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hindu funeral

Hindu Funeral Rites

hindu funeral

Hinduism believes in the reincarnation of a person seven times. This religion teaches us that the soul of the deceased is transferred to another body. In Hinduism, cremation of the body is the norm followed by all the sects, and the body stays at its home until it is transferred to the location.

A Hindu funeral is divided into three parts:

  1. A memorial at the deceased’s home.
  2. A cremation ceremony at the cremation location.
  3. A reincarnation ceremony or Shraddha which happens after ten days of death.

However, there are some Hindu funeral rites without which a funeral In Hinduism is not complete.

Hindu Funeral Rites:

In Singapore, a Hindu funeral includes these rituals:

  •  Calling on the Gods and Goddesses

In the Hindu tradition, a Hindu priest (Pandit) calls upon the Gods and Goddesses to help the deceased’s soul once a person dies. The purpose of calling on to the supreme power is to help the soul’s journey to the next world or the next body. Thus, the pandit prays to the Gods, and the family members also pray to help the soul towards a better afterlife.

  •  Chanting mantras

The most famous Hindu rite is that the pandit, or the eldest son of the deceased or the host who is overlooking the funeral, chants mantras. These are specifically written for funerals. These mantras provide peace to the deceased’s soul, and they become ready for transcending to the next world.

  • Preparing the Body

After a Hindu dies, the family of the beloved prepares the body for cremation. Following are the rituals performed on the body before it is transported to the cremation location:

·         Bathing the body with milk, honey, yoghurt, and ghee.

·         Placing natural fragrance near the head of the deceased. Turmeric is used for the females, and sandalwood is placed for the males near their heads.

·         Placing the hands in a ‘Namaste’ position and putting the feet next to each other (tying the big toes together to hold the feet in place).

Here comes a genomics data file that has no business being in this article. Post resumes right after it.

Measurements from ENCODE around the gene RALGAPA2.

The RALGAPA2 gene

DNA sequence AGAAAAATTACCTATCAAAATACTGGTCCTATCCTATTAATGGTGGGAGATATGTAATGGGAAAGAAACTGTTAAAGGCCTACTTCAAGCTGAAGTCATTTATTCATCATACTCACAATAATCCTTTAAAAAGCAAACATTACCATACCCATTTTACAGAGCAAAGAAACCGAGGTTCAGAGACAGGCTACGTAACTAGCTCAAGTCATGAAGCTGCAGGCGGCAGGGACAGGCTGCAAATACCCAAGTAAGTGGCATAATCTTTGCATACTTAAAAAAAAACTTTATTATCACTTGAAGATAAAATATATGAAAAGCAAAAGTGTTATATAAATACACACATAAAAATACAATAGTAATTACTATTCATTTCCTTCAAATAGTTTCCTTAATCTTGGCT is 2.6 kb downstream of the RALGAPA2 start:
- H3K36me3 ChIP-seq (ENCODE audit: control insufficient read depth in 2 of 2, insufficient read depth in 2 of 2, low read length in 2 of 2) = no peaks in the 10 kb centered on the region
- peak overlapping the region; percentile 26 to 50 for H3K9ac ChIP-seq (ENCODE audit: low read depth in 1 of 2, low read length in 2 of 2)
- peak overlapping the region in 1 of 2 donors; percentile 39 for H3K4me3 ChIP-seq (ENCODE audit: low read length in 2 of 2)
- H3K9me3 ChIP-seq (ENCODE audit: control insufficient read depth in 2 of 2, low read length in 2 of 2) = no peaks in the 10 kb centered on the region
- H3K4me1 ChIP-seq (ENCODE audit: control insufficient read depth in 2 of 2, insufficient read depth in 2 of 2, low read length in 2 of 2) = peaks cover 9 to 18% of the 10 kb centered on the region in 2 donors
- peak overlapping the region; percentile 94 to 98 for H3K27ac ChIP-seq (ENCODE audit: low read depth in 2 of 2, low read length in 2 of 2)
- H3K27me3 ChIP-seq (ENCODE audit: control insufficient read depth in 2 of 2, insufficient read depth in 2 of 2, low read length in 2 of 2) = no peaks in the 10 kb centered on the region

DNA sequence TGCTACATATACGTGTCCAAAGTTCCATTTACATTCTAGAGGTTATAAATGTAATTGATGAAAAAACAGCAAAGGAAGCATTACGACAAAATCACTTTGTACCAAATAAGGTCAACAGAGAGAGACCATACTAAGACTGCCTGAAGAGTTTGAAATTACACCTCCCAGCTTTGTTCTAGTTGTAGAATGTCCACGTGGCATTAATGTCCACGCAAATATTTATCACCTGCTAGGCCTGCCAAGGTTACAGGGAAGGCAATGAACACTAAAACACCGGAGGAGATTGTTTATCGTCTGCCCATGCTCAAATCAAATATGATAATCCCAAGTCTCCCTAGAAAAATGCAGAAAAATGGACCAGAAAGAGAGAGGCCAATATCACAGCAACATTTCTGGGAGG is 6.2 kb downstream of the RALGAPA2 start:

·         Dressing the dead in regular clothes or white sheets.

·         Placing rice balls or flowers around the head of the dead.

·         Sprinkling water on the deceased’s head.

  • Performing the Funeral

After 24 hours of a person’s death, the body is taken to the cremation site, and the funeral is performed:

·         The casket is taken to the crematorium while the loved ones recite prayers.

·         The casket is opened to give one last glimpse of the deceased to the family, but nobody is allowed to touch the body.

·         After a while, the cremation starts. A pandit and the closest family member of the deceased conduct it.

·         After one day of cremation or mukhagni, the ashes of the deceased’s body are scattered in water or at a place important to that person to provide them peace.

Final Thoughts:

These were the Hindu funeral rites followed by almost all sects of Hinduism. It is important to note that traditionally the mourning time for the deceased’s family is 30 days. However, different sects have different amounts of grieving days.

Divine Casket Singapore was established in 2004 by the late Silvester, one of the first few embalmers in Singapore. Through his dedication to the craft of embalming, he sought to provide the best for the deceased, emphasizing respect for those who have passed and remembering those who have been left behind. His craftsmanship has earned much praise and compliment throughout the 1990s from grateful clients. 

Contact us today @ 9003 9551 Or [email protected]

Website: https://divinecasket.sg/

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